Why We Need a ‘Digital Health Data Safety Net’

Nov. 20, 2023
Lessons from Meaningful Use on achieving digital equity for all providers

Erica Galvez is CEO of Manifest MedEx, California’s largest nonprofit health data network. Before joining MX, Galvez led the health information exchange efforts at Aledade and also led the Office of the National Coordinator for Health IT’s (ONC’s) Interoperability Portfolio. This article is based upon her recent keynote speech at Healthcare Innovation’s Summit meeting in Los Angeles. 
This year has felt like the start of another seismic shift in healthcare infrastructure. 

The Trusted Exchange Framework and Common Agreement (TEFCA) is advancing nationwide exchange and interoperability by designating an initial set of Qualified Health Information Networks (QHINs) to connect existing and emerging networks and expand health data exchange. 
The Center for Medicare & Medicaid Services is set to finalize requirements for health plans to further streamline and modernize prior authorization and data sharing with providers and other plans through FHIR APIs. Many states are emerging from the pandemic with initiatives to transform both public health and Medicaid — initiatives that depend on data sharing across the healthcare ecosystem and with public health — to achieve health equity, preparedness, and whole person care goals. In our state, California is actively implementing its first statewide health data exchange framework, requiring most healthcare entities to exchange health information by 2024. With this wave of policy changes, and some actual enforcement teeth for the 21st Century Cures Act Information Blocking Rule that prohibits intentional interference with health data sharing, things might be changing…fast.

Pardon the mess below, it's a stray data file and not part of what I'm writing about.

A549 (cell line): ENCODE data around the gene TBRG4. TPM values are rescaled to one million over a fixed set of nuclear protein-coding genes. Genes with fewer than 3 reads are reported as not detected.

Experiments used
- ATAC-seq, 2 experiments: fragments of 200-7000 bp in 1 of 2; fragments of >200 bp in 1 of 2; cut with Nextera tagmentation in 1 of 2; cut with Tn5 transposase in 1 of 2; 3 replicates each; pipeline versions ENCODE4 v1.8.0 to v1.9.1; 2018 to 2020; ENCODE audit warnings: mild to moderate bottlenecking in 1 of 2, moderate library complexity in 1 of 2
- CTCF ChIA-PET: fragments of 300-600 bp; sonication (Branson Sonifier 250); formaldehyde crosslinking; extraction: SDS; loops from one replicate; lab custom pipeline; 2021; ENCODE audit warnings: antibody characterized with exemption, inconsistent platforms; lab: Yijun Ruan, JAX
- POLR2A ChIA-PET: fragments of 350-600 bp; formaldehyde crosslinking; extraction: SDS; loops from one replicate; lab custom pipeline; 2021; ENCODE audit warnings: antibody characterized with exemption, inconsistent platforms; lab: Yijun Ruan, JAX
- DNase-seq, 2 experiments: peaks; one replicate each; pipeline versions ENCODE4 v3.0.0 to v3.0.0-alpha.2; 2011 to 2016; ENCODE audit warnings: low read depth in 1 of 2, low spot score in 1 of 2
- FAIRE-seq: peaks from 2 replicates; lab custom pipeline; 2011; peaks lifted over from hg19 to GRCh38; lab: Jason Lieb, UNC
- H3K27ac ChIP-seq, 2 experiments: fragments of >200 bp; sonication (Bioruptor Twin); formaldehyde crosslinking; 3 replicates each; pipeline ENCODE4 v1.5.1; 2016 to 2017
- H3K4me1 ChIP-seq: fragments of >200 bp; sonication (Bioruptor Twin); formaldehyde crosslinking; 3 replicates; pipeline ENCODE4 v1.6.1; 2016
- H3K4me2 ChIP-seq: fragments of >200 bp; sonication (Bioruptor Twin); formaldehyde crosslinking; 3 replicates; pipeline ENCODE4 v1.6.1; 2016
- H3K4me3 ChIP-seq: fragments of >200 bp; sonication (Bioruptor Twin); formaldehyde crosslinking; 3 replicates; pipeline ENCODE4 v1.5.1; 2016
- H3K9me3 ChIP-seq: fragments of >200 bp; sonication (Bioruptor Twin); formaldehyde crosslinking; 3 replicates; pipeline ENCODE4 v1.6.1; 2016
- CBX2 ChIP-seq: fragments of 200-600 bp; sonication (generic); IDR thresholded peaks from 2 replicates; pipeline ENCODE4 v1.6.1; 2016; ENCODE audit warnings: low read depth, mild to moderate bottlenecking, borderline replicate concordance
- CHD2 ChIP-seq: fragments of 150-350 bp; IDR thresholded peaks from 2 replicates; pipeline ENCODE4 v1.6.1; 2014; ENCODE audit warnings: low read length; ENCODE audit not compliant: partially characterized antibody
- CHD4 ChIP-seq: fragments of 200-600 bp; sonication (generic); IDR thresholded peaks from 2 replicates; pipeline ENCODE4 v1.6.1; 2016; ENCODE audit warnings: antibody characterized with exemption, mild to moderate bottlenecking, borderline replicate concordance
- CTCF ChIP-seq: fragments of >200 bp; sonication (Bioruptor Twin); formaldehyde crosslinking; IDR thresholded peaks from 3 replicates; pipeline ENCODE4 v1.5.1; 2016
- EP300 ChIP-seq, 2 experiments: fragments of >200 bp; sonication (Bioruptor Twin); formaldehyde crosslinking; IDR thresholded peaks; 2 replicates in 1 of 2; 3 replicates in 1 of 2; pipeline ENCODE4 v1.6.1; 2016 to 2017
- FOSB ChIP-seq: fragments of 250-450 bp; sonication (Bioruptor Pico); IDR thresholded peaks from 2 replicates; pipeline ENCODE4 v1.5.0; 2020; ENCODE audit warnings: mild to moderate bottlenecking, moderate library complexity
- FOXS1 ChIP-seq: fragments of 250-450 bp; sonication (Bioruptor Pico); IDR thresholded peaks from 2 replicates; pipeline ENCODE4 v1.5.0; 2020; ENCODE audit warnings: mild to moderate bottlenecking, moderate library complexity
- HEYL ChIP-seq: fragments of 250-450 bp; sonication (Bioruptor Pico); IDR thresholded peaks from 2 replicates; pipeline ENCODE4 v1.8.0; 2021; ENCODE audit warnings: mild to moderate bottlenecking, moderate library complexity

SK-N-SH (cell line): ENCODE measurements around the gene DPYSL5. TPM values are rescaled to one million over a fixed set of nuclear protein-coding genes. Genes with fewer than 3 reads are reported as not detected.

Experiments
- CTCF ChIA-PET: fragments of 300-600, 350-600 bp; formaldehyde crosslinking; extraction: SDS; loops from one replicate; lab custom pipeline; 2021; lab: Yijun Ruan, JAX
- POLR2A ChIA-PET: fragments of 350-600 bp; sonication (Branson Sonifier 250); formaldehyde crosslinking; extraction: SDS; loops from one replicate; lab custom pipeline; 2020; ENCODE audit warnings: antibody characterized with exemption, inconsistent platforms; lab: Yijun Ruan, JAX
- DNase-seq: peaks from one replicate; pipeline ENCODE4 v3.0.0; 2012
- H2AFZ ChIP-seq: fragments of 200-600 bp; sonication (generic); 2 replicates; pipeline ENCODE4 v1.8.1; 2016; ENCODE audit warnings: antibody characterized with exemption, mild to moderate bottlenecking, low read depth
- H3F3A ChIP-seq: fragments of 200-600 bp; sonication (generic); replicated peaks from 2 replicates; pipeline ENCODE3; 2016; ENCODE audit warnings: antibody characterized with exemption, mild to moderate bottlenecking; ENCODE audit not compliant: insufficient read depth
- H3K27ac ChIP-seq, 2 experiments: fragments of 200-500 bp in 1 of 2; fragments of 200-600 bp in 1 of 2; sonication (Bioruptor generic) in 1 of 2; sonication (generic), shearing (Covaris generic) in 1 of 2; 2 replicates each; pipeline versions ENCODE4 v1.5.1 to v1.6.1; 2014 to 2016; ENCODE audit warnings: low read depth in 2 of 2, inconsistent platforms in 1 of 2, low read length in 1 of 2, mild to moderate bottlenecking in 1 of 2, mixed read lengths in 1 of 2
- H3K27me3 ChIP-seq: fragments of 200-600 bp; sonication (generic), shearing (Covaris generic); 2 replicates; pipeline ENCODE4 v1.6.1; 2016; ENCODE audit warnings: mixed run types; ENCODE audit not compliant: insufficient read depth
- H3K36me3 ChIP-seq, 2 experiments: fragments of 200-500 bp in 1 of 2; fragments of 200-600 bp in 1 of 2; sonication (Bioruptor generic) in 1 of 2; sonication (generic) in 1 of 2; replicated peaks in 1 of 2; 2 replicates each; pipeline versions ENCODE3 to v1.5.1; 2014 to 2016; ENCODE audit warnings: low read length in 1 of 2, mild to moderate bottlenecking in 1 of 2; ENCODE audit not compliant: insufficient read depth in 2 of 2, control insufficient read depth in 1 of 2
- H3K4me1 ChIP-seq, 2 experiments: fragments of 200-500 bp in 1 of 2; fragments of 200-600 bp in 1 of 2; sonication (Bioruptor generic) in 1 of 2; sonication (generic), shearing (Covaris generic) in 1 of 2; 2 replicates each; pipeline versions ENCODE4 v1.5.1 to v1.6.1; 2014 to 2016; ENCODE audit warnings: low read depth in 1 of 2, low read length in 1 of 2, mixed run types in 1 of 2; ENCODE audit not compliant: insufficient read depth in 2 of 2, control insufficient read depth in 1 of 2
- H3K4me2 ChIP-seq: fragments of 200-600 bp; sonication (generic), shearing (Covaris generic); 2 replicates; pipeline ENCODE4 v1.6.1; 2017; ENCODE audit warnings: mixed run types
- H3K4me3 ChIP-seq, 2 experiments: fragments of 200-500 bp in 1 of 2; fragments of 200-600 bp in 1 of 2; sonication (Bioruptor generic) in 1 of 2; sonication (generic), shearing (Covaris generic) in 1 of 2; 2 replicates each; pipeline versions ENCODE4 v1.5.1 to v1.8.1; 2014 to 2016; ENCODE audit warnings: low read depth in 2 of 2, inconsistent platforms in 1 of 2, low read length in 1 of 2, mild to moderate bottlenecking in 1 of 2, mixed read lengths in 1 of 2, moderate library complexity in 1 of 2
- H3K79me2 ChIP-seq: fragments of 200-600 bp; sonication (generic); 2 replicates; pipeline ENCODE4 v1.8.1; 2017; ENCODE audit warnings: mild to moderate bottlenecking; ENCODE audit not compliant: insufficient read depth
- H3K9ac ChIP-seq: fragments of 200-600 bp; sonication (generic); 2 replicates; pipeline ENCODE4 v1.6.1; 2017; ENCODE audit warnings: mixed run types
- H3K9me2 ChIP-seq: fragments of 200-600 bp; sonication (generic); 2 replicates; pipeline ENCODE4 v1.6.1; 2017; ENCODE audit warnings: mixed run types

The last time we had a seismic shift in health IT of this scale started in 2009 with the ARRA economic stimulus plan setting out $27 billion  in incentives to help medical organizations adopt electronic health record (EHR) technology. Included in the details of the Health Information Technology for Economic and Clinical Health (HITECH) Act were specifics around determining “Meaningful Use” of the technology to grant financial incentives. 

Meaningful Use (MU) was designed to create a digital health revolution, to move us off paper records and on to computers. By many measures, the program was highly effective, introducing an extraordinary amount of change in a very short period of time. In the course of 10 years, EHR adoption in hospitals went from 9 percent to 96 percent thanks to the program, and from 48 percent to 88 percent among office-based physicians. 
However, interoperability and seamless data sharing between those digital systems was deprioritized in favor of driving basic EHR adoption and use: We built the houses and businesses through the MU program, but we failed to plan and invest adequately in the roads that connect them. And while the MU program incorporated a few health information sharing and public health measures, the financial investment in interoperability infrastructure through the one-time State HIE Cooperative Agreement Program (HIE Program) of $564 million — 2 percent of the amount invested in the MU program divvied up across 50 states and a handful of territories — simply wasn’t enough to enable the robust, durable “roads” we need. 
We see that so clearly now that we are trying to enable generational transformation in states like California, where our push to advance health equity by addressing the needs of the whole person through programs like CalAIM require data sharing infrastructure that connects every provider and health plan across the state — in essence a digital health data safety net that gives every provider and plan the ability to share and use the health information they need for their patients and members regardless of their size, geography, or resources.  
Our collective experience of the MU program offers a number of lessons that are worth applying to current and future thinking about a digital health data safety net. Here are three to start: